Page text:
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by Con Chapman
Lifestyles Editor

graddance

Roberto sticks the landing of his one-handed cartwheel.

SMYRNA, Tennessee.  Alonzo Biggs, Jr. was a standout halfback in high school, but he learned over the course of four years at Middle Tennessee A&M that college football is an entirely different game.

“Everybody was bigger and faster,” says the 5’ 10” scatback who set state records for touchdowns at La Vergne High School, “so I got stuck on special teams.”

But Biggs’ obscurity ended last weekend when, after receiving his degree in Sociology, he did a duck walk across the stage, “low-fived” all of the school’s deans—“including the Dean of Student Life” he notes with distaste–then did a flip before being escorted off for his graduation picture.

“The kid really nailed the dismount,” says Jerry Orthwein, producer of the “Best of Stupid” videos that take undergraduate diploma stunts and turn them into a highlight reel that is studied by cut-ups across the country.

“If you haven’t had a particularly distinguished academic career, making a spectacle of yourself at graduation is a great way to compensate,” says Todd Unger, a ’04 graduate who used a hidden hand buzzer to send the President of SUNY-Jasper into a state of shock at his graduation. “I didn’t know the guy had a pacemaker,” he says as he leaves a memorial service for the distinguished academic, who is fondly remembered for steering his institution through a smooth transition from cardboard library cards to an electronic checkout system.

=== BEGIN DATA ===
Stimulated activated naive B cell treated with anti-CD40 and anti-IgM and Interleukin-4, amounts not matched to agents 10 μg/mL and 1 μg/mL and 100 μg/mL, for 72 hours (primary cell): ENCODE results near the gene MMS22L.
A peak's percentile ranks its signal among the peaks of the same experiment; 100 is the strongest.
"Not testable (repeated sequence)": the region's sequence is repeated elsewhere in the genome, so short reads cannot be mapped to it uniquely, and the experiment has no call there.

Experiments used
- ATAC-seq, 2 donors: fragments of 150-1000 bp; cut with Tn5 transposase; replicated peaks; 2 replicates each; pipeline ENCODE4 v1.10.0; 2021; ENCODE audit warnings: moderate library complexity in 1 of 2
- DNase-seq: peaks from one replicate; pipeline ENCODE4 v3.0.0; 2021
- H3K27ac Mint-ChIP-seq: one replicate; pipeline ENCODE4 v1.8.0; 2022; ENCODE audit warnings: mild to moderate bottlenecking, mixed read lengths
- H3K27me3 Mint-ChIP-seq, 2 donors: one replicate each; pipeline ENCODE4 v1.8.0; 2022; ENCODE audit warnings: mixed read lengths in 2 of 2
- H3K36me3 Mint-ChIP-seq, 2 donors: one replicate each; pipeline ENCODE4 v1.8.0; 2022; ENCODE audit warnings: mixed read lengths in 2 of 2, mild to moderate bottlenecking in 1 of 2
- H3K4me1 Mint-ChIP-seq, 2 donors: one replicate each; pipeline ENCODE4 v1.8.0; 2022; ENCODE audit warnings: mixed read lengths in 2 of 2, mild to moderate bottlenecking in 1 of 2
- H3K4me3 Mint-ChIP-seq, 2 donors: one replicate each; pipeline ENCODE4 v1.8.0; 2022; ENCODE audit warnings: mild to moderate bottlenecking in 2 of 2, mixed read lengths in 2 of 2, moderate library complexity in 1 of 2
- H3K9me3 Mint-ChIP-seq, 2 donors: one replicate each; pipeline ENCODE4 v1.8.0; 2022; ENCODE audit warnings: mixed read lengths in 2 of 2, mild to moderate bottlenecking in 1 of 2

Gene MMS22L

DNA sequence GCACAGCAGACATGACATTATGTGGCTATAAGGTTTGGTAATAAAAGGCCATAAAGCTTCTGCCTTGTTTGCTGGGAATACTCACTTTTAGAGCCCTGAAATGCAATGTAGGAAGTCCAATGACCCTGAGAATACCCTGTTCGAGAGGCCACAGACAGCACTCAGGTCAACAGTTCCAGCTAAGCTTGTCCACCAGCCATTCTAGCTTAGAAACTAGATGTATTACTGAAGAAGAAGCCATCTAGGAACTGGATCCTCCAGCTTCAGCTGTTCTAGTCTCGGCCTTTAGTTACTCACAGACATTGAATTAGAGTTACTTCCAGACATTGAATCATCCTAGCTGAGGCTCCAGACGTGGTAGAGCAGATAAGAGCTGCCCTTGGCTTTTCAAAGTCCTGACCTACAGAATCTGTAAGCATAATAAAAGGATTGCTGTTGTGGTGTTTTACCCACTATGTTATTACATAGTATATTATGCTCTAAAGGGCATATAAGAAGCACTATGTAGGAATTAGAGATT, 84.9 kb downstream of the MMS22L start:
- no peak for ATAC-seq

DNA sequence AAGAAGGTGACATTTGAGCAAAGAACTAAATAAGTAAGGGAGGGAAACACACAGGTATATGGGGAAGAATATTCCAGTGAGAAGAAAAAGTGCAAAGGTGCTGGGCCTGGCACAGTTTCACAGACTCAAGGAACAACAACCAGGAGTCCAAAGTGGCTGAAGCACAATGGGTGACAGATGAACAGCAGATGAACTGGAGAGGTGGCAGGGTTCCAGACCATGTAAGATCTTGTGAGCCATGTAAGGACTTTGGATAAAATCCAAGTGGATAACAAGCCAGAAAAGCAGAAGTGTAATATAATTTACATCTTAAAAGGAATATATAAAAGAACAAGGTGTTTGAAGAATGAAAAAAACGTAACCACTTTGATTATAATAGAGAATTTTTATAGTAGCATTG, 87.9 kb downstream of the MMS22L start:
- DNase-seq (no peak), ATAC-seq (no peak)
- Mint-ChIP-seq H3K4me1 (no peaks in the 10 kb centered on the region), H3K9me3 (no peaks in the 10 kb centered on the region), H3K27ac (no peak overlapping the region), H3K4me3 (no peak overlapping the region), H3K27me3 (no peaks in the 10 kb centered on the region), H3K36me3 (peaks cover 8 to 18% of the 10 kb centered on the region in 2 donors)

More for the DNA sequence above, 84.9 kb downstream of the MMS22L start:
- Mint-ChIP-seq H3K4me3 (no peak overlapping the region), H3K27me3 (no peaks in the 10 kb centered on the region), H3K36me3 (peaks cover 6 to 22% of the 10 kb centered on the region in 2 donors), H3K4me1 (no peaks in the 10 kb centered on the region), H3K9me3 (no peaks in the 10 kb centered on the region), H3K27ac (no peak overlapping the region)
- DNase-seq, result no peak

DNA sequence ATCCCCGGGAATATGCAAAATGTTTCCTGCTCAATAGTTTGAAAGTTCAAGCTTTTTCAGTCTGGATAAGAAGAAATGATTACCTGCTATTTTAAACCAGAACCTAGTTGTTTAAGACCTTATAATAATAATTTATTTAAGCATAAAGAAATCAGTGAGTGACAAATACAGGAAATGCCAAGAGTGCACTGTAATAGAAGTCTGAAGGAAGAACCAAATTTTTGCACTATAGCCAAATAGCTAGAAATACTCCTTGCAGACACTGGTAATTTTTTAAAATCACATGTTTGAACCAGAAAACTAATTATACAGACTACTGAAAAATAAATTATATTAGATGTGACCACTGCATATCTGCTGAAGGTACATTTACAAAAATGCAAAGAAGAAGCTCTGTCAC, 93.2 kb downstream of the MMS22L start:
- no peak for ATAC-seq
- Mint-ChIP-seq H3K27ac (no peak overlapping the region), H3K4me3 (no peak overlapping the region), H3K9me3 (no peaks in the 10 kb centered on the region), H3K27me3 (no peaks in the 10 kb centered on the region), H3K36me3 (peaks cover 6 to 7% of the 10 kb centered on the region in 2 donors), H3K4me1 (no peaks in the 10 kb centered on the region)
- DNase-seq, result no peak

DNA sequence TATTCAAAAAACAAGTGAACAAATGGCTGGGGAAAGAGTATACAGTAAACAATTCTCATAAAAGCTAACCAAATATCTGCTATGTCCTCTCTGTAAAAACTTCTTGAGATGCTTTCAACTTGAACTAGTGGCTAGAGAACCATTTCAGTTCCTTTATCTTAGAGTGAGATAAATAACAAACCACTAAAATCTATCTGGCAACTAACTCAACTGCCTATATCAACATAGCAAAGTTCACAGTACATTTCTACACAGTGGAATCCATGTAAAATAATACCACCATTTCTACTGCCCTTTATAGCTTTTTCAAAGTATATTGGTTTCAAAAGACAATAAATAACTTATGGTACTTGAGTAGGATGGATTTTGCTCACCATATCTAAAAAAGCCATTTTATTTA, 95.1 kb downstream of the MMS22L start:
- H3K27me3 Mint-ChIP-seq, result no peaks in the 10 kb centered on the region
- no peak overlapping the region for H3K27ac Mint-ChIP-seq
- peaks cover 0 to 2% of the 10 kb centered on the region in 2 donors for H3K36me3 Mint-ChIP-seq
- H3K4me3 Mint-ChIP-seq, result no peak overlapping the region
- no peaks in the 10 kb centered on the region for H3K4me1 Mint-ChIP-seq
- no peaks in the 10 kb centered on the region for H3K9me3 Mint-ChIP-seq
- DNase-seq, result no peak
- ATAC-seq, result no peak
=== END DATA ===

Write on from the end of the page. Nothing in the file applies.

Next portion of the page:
The cartwheels, stogies and other props and stunts that underachievers use to distinguish themselves one time before heading out into a cold, cruel world that insists on actual, like, you know, results, are fodder for Orthwein, who converts them into the academic equivalent of a sports highlight reel that is studied assiduously by rising seniors.

“Biggs is the Michael Jordan of the social sciences,” says Taylor Wehling, a class of ’05 major in Physical Therapy at Upper Peninsula State in Baraga, Michigan, “but I’m the Kobe Bryant who’s gonna replace him.”

Wehling adjusts his cap and gown as Orthwein prepares to put him through his paces to see if he’ll be a pre-season pick to make next spring’s All-Star Team. “Okay,” the older man says as he chomps his cigar, “show me what you got.”

Wehling takes a few steps back to give himself more room to get up speed, then takes off like a high jumper as he approaches a mannequin dressed like a collegiate official holding a sheepskin. He reaches launch speed, curls into a Fosbury-flop style arch and makes a perfect landing at an “X” taped on the floor in front of the podium.

“That was good,” says Orthwein, not wanting the young man to get a big head. “What are you gonna do if you graduate with honors?”

Wehling straightens his mortarboard, which he had secured with masking tape. “I don’t think,” he says as he catches his breath, “that’s something I have to worry about.”